Pathogenic Microbiology

Study of the morphology, physiology and immunogenicity of disease-causing bacteria; methods of isolation, identification and control of pathogenic bacteria and diseases.

2 affiliated resources

Search Resources

Selected filters:
Living Dangerously: How the Immune System Maintains Peace with Trillions of Commensal Bacteria while Preventing Pathogenic Invasions
Conditional Remix & Share Permitted

Course Description: In this course, we will examine how the immune system acts to destroy pathogenic invaders while tolerating colonization by necessary commensal bacteria. As a counterpoint, we will also explore sophisticated strategies that help some bacteria evade our immune system. This course is one of many Advanced Undergraduate Seminars offered by the Biology Department at MIT. These seminars are tailored for students with an interest in using primary research literature to discuss and learn about current biological research in a highly interactive setting. Many instructors of the Advanced Undergraduate Seminars are postdoctoral scientists with a strong interest in teaching.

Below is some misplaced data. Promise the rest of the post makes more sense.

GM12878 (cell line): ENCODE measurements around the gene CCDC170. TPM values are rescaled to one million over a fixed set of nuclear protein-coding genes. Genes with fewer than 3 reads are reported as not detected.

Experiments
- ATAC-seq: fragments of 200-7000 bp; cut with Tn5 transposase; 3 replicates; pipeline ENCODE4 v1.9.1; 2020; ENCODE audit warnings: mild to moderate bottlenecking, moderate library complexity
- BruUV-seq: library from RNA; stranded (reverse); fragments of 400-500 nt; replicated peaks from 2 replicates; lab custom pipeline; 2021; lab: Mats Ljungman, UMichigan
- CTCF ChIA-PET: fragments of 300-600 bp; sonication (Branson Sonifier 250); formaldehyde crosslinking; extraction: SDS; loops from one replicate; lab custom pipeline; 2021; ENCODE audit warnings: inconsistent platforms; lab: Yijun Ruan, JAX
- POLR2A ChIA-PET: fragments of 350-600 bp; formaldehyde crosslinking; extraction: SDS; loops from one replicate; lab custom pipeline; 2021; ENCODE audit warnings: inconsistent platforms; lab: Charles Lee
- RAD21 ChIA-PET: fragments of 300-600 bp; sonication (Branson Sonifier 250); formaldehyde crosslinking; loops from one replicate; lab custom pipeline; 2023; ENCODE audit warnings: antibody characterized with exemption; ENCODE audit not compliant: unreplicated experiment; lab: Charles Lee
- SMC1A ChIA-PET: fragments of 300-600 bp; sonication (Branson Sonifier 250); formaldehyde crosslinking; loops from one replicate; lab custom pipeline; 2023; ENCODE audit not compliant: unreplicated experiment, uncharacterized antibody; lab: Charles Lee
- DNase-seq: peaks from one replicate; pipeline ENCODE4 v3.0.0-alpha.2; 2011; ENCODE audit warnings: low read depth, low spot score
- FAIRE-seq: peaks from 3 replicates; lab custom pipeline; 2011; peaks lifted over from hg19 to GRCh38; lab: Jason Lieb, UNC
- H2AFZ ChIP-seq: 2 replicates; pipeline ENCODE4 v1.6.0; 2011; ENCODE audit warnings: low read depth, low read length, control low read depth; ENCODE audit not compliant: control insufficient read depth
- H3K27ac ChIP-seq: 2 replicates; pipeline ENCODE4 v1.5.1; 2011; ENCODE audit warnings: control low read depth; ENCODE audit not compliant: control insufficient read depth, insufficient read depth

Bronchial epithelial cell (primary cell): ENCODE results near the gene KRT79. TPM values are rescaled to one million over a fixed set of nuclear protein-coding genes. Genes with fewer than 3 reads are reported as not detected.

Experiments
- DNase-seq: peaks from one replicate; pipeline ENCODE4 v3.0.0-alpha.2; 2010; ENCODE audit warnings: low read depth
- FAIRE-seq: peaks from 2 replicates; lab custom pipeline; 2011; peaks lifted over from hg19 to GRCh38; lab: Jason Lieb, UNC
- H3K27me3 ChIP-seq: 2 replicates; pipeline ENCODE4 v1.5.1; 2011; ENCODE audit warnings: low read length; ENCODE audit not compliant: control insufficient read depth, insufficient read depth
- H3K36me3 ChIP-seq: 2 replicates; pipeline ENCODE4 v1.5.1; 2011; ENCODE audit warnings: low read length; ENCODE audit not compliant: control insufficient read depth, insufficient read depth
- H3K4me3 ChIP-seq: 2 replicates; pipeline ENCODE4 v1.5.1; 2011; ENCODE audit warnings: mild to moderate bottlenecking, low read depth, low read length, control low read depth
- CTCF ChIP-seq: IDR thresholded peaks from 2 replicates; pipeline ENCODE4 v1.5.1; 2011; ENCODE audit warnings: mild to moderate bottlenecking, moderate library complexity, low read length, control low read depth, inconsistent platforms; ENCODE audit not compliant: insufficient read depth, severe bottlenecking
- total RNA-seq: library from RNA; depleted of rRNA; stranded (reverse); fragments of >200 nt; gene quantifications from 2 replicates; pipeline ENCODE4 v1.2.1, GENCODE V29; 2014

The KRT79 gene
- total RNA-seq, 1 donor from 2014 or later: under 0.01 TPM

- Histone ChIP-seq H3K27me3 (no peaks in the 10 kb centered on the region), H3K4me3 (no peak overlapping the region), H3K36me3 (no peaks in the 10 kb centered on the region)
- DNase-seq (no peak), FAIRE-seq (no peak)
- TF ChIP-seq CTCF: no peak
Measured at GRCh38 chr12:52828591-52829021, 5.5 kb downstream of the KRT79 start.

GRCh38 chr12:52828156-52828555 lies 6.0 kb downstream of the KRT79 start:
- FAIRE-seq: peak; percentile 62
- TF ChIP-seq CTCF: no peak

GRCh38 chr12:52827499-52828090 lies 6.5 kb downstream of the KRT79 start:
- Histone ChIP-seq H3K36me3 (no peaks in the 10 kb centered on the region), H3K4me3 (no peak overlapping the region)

Material Type:
Unit of Study
Dr Angelina Bilate
Dr Matthias Truttmann
Truttmann Matthias
Date Added:
Microbial Pathogenesis
Unrestricted Use

Learning Objectives in this unit:

Distinguish between signs and symptoms of disease
Explain the difference between a communicable disease and a noncommunicable disease
Compare different types of infectious diseases, including iatrogenic, nosocomial, and zoonotic diseases
Identify and describe the stages of an acute infectious disease in terms of number of pathogens present and severity of signs and symptoms
Summarize Koch’s postulates and molecular Koch’s postulates, respectively, and explain their significance and limitations
Explain the concept of pathogenicity (virulence) in terms of infectious and lethal dose
Distinguish between primary and opportunistic pathogens and identify specific examples of each
Summarize the stages of pathogenesis
Explain the roles of portals of entry and exit in the transmission of disease and identify specific examples of these portals
Explain how virulence factors contribute to signs and symptoms of infectious disease
Differentiate between endotoxins and exotoxins
Describe and differentiate between various types of exotoxins
Describe the mechanisms viruses use for adhesion and antigenic variation
Describe virulence factors unique to fungi and parasites
Compare virulence factors of fungi and bacteria
Explain the difference between protozoan parasites and helminths
Describe how helminths evade the host immune system

Material Type:
Unit of Study
Date Added: